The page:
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Hyundai reveals hot hatch and coupe versions of i30

Prices for both cars will be announced closer to their respective on-sale dates: the end of 2017, or start of 2018.

Ivan Aistrop

Words by: Ivan Aistrop

Published on 13 July 2017 | 0 min read

  • Two new variants of the i30
  • Hot hatch on sale end of 2017
  • Five-door coupe on sale start of 2018
Hyundai have revealed two new variants of the i30 – a five-door coupe, and a hot hatch – that will go on sale around the turn of the year.
The coupe will be known as the i30 Fastback, and it’s set apart from other i30 models by its shapely lowered roof. The Fastback also has a unique grille design, a unique bumper and LED daytime running lights. At the back, meanwhile, the tapering roofline is finished off by an arched rear spoiler. The Fastback will be available in 12 paint colours, and it’ll have a large suite of clever safety systems as standard, with more available as optional extras. The standard stuff includes Automatic Emergency Braking, Driver Attention Alert, High Beam Assist and Lane Keeping Assist, while you’ll pay extra for a Blind Spot Monitor and Rear Cross Traffic Alert. Buyers will also be able to specify their car with an optional infotainment system that brings together all manner of connected services and wireless phone charging, along with Apple CarPlay and Android Auto. As well as having sharper looks than the i30 hatchback, the Fastback should be sharper to drive as well, because the suspension has been both lowered and stiffened. Initially, two turbocharged petrol engines will be available: a 1.0-litre with 120PS, and a 1.4 with 140PS. Later on, they will be joined by a pair of 1.6 diesels, one with 110PS, and one with 136PS.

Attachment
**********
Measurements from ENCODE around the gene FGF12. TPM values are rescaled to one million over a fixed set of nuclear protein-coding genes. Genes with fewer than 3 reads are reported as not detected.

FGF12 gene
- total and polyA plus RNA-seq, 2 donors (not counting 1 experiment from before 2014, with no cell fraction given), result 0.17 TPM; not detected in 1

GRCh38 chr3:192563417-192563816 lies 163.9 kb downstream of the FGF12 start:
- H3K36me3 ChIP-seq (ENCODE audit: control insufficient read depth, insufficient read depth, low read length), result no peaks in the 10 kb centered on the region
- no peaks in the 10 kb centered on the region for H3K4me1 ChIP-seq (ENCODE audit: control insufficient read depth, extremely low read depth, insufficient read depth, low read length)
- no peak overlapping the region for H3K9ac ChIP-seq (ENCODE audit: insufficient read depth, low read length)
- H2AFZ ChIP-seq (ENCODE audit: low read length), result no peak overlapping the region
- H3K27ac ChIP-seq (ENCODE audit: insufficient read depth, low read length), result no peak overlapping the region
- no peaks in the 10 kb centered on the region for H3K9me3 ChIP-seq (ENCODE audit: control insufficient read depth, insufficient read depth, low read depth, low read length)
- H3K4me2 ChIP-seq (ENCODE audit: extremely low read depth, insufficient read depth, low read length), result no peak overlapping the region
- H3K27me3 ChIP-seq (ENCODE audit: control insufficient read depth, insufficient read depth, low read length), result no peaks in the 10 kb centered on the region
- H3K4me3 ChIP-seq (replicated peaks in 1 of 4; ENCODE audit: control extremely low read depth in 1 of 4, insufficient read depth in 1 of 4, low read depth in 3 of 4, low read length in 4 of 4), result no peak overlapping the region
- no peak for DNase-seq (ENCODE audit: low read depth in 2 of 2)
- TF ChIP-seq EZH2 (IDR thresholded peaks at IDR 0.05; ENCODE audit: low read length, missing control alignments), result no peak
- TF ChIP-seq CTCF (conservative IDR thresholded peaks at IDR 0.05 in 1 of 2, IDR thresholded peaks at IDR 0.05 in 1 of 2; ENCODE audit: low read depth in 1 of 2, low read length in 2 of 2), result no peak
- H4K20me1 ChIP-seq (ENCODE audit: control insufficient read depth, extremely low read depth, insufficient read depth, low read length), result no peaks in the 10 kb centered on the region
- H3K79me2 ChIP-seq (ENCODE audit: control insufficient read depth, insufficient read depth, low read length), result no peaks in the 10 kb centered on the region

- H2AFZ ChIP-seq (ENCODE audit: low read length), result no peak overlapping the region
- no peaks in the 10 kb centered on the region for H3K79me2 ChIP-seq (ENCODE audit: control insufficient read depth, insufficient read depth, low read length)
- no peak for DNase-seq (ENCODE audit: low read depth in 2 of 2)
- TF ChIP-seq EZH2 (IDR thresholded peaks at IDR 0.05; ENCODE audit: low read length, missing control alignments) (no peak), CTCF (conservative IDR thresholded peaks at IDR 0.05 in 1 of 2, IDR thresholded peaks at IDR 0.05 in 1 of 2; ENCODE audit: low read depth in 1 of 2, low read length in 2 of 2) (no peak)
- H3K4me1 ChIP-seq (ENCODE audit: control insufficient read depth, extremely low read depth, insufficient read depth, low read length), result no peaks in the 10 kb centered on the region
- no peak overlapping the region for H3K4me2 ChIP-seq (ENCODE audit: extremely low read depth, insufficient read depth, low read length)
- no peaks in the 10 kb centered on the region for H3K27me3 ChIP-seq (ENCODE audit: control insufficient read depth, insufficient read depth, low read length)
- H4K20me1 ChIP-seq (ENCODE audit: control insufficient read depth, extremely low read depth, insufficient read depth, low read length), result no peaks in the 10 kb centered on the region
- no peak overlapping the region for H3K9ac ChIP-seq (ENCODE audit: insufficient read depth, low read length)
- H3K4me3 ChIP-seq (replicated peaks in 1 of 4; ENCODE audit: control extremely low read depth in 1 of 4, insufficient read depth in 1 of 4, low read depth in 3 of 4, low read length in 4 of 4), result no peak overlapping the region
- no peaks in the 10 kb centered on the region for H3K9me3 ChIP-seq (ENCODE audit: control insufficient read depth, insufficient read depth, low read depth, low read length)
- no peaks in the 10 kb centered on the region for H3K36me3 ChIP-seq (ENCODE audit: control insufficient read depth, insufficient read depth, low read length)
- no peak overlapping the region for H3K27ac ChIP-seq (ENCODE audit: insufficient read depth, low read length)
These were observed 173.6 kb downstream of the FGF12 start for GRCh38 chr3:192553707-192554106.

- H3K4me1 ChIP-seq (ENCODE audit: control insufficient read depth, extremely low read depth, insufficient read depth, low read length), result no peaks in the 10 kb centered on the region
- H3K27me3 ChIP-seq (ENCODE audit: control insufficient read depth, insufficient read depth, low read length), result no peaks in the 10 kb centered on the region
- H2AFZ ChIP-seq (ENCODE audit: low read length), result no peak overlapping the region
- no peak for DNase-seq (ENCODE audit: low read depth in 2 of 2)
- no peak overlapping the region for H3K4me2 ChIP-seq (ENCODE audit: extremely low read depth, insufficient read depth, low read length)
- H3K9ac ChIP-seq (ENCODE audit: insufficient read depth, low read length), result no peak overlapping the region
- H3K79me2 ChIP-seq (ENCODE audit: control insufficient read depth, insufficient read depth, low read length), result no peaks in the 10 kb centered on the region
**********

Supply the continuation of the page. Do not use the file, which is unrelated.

Hot hatch
There will be rather more horsepower served up by Hyundai’s second new offering, the i30N. This is a hot hatch variant that’s the first of several high-performance N cars Hyundai currently has in the pipeline. As the firm’s new performance moniker, the N badge will mean to Hyundai what RS means to Ford, or what Type R means to Honda.
At the heart of the i30N lies a turbocharged 2.0-litre petrol engine that delivers 275PS to the front wheels through a six-speed manual gearbox. Hyundai claims a 0-62mph time of 6.2-seconds. The car also comes with a whole bunch of other trickery to enhance its dynamics, including an electronic limited slip differential to help maximise grip and traction, electronically controlled suspension with a variety of driving modes, a launch control function, an overboost function, automatic rev-matching for smoother gearshifts, and a lap timer. Prices for both cars will be announced closer to their respective on-sale dates. In the case of the N, that’s the end of 2017, while the Fastback follows at the beginning of 2018.